He is nearly contemporary with Togodumnus, a prince of the Catuvellauni tribe mentioned by Dio Cassius,[6] and the similarity of their names has led some, including Dr Miles Russell of Bournemouth University[7] and the distinguished archaeologist professor Barry Cunliffe of Oxford University,[8] to suggest that they may be one and the same, thereby making the Fishbourne king a son of Cunobelinus and brother of Caratacus. However the sources do not appear to support this: according to Dio, Togodumnus was killed in 43 in the early stages of the Roman conquest of Britain, while Tacitus says that Cogidubnus remained loyal to Rome as a client king into the later part of the 1st century. It is of course not unusual for two people to have similar names (cf. Dubnovellaunus). As the Chichester inscription supports Tacitus, Cunliffe's interpretation would appear to imply an error in Dio's Roman History or in its transmission, and some, including John Hind, have argued that Dio misinterpreted his sources as reading that Togodumnus had died when he had merely been defeated.[9]

Villa at Fishbourne

Barry Cunliffe has put forward the theory that Fishbourne Roman Palace was Cogidubnus's royal seat. Certainly the early phase of the palace, which dates to around AD 65, could have belonged to him or to one Tiberius Claudius Catuarus, whose inscribed gold ring was found in excavations close by. Miles Russell, however, has suggested that, as the main constructional phase of the palace proper at Fishbourne seems to have been in the early AD 90s, during the reign of the emperor Domitian who built the Domus Flavia, a palace of similar design upon the Palatine Hill in Rome, Fishbourne may instead have been built for Sallustius Lucullus, a Roman governor of Britain of the late 1st century. In the Cambridge Latin Course they state that Cogidubnus did live in this palace.[10] Intriguingly, Lucullus may further have been the son of the British prince Adminius.[11]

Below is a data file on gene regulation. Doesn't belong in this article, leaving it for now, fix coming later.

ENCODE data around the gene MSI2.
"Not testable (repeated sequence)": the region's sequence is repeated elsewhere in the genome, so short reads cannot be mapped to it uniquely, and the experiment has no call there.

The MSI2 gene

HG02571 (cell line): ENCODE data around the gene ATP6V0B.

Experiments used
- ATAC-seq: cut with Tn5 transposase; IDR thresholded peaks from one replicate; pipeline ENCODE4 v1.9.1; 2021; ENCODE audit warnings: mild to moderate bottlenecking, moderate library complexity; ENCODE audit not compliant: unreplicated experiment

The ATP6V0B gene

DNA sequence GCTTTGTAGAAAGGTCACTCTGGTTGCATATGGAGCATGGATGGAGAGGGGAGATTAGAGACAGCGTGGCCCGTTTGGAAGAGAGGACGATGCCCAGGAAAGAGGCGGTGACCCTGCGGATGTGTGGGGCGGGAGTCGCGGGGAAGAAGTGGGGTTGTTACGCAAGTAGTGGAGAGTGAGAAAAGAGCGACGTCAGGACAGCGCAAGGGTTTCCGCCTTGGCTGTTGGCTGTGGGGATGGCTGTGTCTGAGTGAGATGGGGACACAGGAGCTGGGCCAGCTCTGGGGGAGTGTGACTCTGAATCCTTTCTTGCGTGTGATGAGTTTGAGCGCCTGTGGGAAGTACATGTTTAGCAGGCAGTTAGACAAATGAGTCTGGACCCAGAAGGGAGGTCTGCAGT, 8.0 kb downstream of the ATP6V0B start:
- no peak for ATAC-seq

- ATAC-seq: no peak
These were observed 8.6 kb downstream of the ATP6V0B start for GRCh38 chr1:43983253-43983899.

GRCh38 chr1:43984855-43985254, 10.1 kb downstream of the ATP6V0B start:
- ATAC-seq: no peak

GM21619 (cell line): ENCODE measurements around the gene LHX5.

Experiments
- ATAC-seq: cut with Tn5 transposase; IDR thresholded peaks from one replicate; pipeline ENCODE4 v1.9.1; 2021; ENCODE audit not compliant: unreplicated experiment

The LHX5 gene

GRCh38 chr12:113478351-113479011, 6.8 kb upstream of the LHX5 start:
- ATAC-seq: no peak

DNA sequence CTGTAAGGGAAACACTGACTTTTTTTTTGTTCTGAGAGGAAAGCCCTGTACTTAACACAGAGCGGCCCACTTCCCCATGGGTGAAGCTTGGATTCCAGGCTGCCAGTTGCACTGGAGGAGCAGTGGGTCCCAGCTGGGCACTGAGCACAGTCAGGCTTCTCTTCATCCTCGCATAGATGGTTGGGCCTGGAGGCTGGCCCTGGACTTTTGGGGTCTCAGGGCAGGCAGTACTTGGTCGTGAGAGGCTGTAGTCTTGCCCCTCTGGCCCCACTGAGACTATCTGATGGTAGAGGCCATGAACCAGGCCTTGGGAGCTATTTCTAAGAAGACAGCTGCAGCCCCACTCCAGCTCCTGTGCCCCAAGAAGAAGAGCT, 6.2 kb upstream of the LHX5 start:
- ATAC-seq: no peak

In fiction

Tiberius Claudius Cogidubnus appears in the Cambridge Latin Course Books II and III, and lives in the Palace of Fishbourne mentioned aboved. In the books, he is in the middle of a conspiracy against his life, headed by the wicked Salvius and the Emperor Domitian. He dies under house arrest in the spring of 83, after being ill for some time, and his will is recreated by Salvius in order to give himself the Palace of Fishbourne.

References

Sources

  • Roger Gale (1722), "An Account of a Roman Inscription, Found at Chichester", Philosophical Transactions (1683–1775) Vol. 32 (1722), pp. 391–400
  • Anthony A Barrett (1979), "The Career of Tiberius Claudius Cogidubnus", Britannia 10, pp. 227–242
  • J. E. Bogaers (1979), "King Cogidubnus in Chichester: Another Reading of 'RIB' 91", Britannia 10, pp. 243–254
  • Peter A. Clayton (ed) (1980), A Companion to Roman Britain
  • Sheppard Frere (1987), Britannia: a history of Roman Britain (3rd edition)
  • Martin Henig, "Togidubnus and the Roman liberation", British Archaeology, no 37, September 1998.
  • Miles Russell (2006) Roman Britain's Lost Governor, Current Archaeology, no 204.
  • Miles Russell (2006) Roman Sussex.
  • Miles Russell (2010) Bloodline: The Celtic Kings of Roman Britain.

External links

  • Roman-Britain.org